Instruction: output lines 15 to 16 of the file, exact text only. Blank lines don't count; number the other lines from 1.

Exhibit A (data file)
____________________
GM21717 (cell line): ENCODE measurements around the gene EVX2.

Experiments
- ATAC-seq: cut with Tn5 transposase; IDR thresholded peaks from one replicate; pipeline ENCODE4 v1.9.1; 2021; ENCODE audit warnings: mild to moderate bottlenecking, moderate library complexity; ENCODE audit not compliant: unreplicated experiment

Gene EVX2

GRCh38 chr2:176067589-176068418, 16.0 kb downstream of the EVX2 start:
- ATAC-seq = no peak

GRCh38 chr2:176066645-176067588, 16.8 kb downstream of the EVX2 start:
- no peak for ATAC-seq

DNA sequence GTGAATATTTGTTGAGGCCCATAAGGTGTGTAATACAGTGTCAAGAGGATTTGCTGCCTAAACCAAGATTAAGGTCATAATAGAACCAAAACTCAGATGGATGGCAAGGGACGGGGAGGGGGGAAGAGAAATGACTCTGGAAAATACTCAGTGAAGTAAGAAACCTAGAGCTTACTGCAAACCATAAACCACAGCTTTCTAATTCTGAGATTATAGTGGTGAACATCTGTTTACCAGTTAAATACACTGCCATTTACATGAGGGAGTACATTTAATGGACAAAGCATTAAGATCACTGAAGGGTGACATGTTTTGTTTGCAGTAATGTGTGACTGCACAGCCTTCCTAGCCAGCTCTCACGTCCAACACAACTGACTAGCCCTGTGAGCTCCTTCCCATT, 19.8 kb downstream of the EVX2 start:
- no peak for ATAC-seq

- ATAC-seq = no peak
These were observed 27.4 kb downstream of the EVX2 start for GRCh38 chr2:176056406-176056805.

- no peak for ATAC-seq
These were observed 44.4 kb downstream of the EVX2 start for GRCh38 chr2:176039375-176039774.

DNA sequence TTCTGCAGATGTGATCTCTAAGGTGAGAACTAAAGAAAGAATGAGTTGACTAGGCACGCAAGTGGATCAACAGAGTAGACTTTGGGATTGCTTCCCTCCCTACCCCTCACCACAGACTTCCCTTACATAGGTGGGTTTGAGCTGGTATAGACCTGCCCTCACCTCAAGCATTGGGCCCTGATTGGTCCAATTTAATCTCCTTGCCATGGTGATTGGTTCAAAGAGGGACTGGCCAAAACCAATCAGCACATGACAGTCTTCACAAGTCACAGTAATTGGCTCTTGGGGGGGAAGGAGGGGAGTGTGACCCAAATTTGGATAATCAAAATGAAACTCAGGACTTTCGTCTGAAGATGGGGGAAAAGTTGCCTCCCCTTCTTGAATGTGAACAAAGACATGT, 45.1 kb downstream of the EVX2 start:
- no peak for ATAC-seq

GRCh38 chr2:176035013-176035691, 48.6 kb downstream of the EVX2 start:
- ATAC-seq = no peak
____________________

DNA sequence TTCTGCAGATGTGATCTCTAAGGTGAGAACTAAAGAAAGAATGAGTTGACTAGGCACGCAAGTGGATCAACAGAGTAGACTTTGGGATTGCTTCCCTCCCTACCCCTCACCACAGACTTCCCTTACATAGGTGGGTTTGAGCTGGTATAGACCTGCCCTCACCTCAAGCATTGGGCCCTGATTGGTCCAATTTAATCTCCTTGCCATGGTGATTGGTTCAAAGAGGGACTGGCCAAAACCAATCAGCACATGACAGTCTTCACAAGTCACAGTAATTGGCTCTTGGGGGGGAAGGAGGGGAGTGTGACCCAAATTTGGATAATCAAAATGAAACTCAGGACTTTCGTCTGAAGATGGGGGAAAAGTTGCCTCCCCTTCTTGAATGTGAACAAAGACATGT, 45.1 kb downstream of the EVX2 start:
- no peak for ATAC-seq